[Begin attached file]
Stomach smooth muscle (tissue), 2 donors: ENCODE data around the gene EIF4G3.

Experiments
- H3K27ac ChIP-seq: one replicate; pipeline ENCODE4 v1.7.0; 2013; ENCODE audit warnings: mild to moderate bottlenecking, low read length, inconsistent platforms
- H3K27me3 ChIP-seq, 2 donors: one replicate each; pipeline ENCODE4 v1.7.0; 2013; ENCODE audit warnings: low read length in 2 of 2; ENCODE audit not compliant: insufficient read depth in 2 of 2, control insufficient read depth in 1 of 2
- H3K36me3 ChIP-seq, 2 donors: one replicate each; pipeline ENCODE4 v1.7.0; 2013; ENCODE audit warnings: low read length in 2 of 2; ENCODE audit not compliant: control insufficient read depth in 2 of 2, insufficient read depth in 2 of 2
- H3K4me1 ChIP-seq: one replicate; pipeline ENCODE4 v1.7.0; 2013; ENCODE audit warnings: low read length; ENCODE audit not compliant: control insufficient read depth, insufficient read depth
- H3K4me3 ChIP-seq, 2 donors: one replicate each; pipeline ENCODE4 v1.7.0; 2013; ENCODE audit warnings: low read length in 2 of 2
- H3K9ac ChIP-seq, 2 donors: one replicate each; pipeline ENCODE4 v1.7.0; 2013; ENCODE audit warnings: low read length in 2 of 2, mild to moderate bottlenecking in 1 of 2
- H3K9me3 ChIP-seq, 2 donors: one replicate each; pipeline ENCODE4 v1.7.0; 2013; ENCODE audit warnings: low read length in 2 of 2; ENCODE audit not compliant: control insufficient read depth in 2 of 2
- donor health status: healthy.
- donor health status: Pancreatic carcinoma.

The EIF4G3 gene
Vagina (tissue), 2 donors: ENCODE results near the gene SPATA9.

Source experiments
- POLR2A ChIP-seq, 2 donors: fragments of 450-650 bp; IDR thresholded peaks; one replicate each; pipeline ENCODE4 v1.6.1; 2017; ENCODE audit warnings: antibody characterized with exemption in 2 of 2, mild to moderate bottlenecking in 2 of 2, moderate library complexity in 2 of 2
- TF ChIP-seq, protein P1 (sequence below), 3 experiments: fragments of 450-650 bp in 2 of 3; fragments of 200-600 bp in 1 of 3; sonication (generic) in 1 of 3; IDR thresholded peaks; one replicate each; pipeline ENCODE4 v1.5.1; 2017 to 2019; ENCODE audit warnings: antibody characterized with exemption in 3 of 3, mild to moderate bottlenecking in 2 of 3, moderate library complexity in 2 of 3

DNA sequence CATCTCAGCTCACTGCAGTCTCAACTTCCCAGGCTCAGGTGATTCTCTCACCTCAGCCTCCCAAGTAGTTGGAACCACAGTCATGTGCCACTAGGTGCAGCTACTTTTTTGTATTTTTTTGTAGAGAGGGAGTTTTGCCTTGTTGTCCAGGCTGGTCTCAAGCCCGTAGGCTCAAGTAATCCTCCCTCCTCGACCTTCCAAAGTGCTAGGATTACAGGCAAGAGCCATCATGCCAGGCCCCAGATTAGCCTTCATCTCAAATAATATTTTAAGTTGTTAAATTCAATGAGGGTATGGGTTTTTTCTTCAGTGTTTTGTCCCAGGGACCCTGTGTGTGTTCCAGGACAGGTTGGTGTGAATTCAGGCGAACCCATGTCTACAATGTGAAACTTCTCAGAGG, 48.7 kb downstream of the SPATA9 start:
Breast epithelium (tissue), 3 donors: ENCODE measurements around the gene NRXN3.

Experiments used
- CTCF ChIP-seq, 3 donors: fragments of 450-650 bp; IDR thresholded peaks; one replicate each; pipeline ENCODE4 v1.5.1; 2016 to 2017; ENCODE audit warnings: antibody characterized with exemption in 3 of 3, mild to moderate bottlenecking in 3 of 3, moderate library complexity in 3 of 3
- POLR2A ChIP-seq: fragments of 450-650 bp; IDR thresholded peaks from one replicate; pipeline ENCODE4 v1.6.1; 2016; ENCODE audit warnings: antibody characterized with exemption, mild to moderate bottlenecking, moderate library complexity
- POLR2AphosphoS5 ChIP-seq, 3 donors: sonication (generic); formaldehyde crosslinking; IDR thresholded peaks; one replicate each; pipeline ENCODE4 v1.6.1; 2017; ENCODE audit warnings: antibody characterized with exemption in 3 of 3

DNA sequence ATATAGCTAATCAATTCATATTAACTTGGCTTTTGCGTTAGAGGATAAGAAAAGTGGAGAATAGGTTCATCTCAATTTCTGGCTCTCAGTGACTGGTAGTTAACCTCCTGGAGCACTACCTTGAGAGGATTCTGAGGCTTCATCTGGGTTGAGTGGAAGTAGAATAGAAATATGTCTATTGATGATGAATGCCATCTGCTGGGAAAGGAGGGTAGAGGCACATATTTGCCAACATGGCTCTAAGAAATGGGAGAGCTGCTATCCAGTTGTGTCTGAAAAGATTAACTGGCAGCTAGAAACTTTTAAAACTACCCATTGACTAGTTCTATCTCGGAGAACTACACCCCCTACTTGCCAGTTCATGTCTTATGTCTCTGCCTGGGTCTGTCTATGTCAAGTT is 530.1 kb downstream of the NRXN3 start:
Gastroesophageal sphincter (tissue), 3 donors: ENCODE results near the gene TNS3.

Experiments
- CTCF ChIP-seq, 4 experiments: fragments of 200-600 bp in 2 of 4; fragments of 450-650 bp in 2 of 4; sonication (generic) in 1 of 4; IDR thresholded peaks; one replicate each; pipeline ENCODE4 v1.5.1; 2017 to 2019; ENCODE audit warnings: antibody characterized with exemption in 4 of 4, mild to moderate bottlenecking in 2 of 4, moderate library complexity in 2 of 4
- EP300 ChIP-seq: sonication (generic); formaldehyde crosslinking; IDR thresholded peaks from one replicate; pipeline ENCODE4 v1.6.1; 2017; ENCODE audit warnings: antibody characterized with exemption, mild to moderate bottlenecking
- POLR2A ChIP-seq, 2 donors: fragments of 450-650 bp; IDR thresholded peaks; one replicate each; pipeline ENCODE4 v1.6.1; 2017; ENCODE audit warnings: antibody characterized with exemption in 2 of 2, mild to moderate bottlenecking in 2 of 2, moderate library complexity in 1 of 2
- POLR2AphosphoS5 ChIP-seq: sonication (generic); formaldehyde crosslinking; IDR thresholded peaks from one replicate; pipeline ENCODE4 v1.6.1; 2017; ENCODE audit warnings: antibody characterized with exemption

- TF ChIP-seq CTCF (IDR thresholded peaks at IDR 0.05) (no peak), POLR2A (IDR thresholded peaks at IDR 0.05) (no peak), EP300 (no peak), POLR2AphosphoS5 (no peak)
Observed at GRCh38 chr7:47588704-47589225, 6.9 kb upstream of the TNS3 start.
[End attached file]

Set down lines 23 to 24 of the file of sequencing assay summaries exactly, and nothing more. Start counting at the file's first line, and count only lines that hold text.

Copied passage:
DNA sequence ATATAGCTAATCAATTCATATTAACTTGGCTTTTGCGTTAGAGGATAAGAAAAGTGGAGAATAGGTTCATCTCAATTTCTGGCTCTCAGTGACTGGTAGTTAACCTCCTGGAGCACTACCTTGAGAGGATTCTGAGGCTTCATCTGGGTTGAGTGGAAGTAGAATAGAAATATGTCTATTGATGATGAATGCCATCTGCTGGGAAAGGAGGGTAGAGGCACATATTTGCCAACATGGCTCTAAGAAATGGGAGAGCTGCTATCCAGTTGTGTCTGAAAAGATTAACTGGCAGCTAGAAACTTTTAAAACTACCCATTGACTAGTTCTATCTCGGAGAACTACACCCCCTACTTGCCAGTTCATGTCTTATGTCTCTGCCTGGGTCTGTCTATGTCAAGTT is 530.1 kb downstream of the NRXN3 start:
Gastroesophageal sphincter (tissue), 3 donors: ENCODE results near the gene TNS3.